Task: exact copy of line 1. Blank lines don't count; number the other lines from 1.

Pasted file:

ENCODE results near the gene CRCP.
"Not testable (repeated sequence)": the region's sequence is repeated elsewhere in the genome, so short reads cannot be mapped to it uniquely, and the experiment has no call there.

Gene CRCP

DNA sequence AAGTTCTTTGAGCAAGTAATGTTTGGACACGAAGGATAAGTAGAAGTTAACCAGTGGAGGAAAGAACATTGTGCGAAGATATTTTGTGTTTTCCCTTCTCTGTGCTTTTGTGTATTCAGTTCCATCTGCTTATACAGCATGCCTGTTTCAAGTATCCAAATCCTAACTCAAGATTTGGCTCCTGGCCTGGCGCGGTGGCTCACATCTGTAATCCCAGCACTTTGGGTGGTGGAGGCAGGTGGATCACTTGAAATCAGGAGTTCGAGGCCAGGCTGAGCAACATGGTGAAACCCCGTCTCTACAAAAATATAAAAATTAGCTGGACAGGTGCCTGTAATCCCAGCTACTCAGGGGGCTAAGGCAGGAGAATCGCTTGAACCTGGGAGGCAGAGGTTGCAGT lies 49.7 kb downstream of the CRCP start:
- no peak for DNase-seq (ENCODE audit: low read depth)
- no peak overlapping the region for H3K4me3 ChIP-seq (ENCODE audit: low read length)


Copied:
ENCODE results near the gene CRCP.